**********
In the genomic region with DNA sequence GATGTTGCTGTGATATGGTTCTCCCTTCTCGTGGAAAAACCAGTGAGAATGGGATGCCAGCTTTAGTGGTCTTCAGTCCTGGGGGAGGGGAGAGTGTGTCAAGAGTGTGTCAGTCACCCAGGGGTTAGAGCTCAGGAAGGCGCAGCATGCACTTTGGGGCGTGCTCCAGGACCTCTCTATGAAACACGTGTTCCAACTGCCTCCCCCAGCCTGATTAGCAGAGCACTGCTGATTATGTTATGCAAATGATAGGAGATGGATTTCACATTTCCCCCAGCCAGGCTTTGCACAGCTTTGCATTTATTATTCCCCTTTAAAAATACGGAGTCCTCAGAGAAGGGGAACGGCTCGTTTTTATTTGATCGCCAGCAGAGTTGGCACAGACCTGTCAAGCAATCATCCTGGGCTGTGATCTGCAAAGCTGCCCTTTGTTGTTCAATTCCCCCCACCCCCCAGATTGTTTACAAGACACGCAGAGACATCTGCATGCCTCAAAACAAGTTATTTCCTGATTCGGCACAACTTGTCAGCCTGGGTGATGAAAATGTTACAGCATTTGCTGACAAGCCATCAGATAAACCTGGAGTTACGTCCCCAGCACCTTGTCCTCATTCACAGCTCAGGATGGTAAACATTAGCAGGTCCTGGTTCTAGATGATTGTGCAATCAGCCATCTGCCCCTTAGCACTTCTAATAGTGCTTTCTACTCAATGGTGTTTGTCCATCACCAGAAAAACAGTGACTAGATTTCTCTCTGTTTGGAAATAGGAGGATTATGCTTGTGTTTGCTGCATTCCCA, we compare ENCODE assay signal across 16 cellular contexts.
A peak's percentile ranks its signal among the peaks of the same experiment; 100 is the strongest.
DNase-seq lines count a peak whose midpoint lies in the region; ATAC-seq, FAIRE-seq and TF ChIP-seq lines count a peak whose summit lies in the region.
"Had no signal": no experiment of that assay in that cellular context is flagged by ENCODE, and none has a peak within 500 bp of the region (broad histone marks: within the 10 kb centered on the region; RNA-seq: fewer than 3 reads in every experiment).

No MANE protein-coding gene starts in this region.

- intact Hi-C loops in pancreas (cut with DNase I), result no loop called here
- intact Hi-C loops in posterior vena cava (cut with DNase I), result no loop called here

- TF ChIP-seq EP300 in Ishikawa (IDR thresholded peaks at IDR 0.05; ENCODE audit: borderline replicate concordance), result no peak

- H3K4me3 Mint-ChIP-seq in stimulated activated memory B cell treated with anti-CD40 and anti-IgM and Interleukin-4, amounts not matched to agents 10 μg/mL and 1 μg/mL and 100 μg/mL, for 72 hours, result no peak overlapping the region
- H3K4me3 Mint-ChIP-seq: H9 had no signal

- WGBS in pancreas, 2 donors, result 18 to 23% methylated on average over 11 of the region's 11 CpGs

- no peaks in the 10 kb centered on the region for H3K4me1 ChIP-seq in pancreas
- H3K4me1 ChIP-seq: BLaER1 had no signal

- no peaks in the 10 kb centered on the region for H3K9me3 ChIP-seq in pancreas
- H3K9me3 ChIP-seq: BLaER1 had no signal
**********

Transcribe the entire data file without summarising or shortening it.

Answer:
In the genomic region with DNA sequence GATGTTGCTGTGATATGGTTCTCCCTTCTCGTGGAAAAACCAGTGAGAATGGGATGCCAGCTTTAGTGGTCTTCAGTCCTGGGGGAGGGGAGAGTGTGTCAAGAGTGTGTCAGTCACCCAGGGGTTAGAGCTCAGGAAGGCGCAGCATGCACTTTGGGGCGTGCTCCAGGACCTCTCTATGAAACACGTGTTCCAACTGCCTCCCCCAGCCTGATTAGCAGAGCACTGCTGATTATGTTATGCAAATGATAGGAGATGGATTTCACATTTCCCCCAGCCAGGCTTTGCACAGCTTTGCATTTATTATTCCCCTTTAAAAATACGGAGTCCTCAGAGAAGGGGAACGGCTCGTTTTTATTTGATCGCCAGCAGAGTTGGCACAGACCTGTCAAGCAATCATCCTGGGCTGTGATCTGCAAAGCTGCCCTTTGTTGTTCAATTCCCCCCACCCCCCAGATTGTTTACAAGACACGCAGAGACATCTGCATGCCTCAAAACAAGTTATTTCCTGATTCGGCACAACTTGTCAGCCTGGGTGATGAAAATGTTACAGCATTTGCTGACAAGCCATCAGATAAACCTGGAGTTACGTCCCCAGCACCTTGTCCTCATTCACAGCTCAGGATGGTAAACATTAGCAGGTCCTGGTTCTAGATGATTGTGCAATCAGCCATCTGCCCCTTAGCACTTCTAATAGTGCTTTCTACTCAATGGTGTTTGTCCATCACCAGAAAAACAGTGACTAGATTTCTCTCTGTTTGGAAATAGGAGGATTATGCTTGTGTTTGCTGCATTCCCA, we compare ENCODE assay signal across 16 cellular contexts.
A peak's percentile ranks its signal among the peaks of the same experiment; 100 is the strongest.
DNase-seq lines count a peak whose midpoint lies in the region; ATAC-seq, FAIRE-seq and TF ChIP-seq lines count a peak whose summit lies in the region.
"Had no signal": no experiment of that assay in that cellular context is flagged by ENCODE, and none has a peak within 500 bp of the region (broad histone marks: within the 10 kb centered on the region; RNA-seq: fewer than 3 reads in every experiment).

No MANE protein-coding gene starts in this region.

- intact Hi-C loops in pancreas (cut with DNase I), result no loop called here
- intact Hi-C loops in posterior vena cava (cut with DNase I), result no loop called here

- TF ChIP-seq EP300 in Ishikawa (IDR thresholded peaks at IDR 0.05; ENCODE audit: borderline replicate concordance), result no peak

- H3K4me3 Mint-ChIP-seq in stimulated activated memory B cell treated with anti-CD40 and anti-IgM and Interleukin-4, amounts not matched to agents 10 μg/mL and 1 μg/mL and 100 μg/mL, for 72 hours, result no peak overlapping the region
- H3K4me3 Mint-ChIP-seq: H9 had no signal

- WGBS in pancreas, 2 donors, result 18 to 23% methylated on average over 11 of the region's 11 CpGs

- no peaks in the 10 kb centered on the region for H3K4me1 ChIP-seq in pancreas
- H3K4me1 ChIP-seq: BLaER1 had no signal

- no peaks in the 10 kb centered on the region for H3K9me3 ChIP-seq in pancreas
- H3K9me3 ChIP-seq: BLaER1 had no signal